According to BPA’s Chief Executive Richard Ballantyne, the number one Brexit related concern for the ports sector is facilitation, with potential major challenges on Ro-Ro and ferry routes between the EU and the UK in case no free trade agreement is reached.

Ballantyne clarified that “currently freight on Ro-Ro routes, which exclusively serves EU routes, has no systematic frontier controls and requirements for customs declarations.” New and thorough control procedures at the border could cause delays to freight flows and leading to major disruptions and operational problems.

In December 2016, the BPA called for the introduction of special growth areas comprising both sea and land areas within ports in order to support jobs and trade post-Brexit. The BPA Chairman, Rodney Lunn, has written to the Transport and Environment Ministers outlining this new concept that would enable the port sector to remain competitive post-Brexit.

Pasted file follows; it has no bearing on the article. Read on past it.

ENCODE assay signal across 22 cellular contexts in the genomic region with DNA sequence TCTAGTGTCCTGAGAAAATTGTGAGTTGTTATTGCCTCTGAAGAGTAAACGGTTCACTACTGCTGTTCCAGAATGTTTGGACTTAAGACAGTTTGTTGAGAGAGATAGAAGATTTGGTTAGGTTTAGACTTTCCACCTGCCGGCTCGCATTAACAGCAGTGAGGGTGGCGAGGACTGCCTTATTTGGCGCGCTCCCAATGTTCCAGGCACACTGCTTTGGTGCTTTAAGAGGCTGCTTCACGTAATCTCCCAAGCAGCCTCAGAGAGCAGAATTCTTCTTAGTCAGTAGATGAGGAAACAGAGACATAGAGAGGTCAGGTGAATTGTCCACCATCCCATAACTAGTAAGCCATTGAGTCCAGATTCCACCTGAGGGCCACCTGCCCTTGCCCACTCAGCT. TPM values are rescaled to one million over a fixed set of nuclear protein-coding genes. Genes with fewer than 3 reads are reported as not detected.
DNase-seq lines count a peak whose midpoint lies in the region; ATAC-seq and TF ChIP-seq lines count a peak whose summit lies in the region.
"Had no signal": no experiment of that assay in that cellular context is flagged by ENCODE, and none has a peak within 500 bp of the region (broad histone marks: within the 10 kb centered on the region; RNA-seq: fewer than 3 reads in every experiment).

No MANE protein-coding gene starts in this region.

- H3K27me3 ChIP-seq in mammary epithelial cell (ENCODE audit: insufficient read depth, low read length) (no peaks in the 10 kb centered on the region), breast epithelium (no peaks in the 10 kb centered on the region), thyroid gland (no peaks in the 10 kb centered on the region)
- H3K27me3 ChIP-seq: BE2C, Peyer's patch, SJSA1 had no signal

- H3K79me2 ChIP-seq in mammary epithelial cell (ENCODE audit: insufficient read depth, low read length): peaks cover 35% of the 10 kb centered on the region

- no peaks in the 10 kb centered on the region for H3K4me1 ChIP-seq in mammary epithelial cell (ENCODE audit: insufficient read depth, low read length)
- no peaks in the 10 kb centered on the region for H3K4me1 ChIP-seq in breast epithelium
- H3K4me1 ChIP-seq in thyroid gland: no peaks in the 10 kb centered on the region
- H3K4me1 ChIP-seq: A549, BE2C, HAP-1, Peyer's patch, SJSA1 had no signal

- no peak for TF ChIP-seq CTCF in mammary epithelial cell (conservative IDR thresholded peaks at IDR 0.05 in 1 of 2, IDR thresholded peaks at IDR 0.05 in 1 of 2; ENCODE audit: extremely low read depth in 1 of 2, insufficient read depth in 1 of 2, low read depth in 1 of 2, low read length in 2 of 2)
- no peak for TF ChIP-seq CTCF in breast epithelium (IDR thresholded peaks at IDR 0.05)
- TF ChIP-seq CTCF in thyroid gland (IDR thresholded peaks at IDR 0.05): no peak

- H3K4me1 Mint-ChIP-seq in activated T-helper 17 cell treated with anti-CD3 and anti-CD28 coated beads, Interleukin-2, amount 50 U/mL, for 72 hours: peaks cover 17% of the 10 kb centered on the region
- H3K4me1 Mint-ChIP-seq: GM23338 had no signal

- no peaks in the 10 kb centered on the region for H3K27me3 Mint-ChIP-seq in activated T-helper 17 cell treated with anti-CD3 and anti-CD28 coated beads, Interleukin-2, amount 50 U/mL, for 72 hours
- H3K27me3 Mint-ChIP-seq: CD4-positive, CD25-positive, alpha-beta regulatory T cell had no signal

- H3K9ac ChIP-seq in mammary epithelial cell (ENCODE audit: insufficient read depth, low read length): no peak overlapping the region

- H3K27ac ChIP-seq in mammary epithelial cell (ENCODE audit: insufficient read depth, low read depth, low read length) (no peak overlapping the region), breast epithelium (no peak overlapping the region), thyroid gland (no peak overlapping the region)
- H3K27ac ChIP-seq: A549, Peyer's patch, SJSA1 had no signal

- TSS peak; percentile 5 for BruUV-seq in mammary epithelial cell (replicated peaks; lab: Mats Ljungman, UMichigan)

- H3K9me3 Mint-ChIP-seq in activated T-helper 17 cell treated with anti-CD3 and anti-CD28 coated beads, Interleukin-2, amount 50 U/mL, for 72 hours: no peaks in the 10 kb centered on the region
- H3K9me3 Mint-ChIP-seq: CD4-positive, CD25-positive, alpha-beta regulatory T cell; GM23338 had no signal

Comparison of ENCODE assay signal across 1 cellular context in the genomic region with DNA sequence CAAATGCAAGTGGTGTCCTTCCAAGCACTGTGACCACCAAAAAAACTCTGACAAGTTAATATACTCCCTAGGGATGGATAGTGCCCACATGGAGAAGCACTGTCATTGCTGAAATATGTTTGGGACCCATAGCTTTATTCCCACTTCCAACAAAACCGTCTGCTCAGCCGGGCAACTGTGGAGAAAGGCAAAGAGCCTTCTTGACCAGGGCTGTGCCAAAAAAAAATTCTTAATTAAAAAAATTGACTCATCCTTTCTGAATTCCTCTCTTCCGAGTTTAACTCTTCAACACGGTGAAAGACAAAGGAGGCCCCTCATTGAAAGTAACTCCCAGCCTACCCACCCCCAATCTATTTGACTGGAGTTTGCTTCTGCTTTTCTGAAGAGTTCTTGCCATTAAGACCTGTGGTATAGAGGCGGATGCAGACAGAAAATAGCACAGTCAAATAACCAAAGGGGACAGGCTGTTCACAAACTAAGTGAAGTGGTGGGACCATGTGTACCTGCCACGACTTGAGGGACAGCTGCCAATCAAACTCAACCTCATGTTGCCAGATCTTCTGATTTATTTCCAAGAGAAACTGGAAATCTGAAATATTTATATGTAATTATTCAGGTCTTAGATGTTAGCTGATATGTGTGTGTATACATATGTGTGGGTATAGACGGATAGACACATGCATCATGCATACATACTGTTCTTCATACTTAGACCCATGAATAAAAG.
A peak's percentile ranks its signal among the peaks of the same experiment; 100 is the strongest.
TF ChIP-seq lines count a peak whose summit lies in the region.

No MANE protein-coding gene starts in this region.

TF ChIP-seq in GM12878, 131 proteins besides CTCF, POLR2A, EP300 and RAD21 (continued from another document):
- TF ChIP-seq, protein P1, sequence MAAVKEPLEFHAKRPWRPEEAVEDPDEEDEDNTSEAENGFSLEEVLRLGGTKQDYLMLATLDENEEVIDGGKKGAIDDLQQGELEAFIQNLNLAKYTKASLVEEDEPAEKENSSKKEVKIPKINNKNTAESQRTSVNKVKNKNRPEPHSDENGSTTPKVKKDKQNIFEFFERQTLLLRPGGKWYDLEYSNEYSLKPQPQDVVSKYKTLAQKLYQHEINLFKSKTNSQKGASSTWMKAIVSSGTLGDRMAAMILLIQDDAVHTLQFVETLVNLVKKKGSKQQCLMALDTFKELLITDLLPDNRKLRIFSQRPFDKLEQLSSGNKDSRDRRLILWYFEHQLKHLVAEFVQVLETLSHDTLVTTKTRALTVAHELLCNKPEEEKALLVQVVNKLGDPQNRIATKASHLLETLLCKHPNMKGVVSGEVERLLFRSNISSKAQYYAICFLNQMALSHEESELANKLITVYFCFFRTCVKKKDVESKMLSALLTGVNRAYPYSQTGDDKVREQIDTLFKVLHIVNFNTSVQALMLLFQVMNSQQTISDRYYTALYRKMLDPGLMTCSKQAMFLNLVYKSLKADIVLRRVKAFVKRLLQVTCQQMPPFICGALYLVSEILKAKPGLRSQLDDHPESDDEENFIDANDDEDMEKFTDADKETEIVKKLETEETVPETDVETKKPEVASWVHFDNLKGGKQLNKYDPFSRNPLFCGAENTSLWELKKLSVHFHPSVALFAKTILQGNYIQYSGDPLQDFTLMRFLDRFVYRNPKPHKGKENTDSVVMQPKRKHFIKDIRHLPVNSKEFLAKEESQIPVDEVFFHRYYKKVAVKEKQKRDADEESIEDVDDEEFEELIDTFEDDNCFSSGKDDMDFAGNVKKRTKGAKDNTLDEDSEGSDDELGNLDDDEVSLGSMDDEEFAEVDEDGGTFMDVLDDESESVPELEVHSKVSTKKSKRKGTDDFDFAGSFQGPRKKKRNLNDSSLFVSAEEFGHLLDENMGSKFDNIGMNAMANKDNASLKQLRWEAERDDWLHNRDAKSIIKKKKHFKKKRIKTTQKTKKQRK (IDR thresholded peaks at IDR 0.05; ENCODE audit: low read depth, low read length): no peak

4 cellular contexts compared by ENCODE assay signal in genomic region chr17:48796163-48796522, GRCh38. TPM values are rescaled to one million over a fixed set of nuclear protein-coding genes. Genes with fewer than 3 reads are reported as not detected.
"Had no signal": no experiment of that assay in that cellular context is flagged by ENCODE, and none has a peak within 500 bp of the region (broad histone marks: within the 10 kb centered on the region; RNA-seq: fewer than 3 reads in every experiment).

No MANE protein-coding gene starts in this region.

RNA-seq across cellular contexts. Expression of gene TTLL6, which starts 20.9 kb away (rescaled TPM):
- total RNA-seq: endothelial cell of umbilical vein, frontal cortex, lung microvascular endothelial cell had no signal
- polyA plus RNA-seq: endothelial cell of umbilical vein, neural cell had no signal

One of the major concerns of the British business community is free market access which might be compromised following Brexit. As a result, there is mounting pressure on the UK Government to negotiate a deal with the EU that would not result in new border controls and hampering of trade.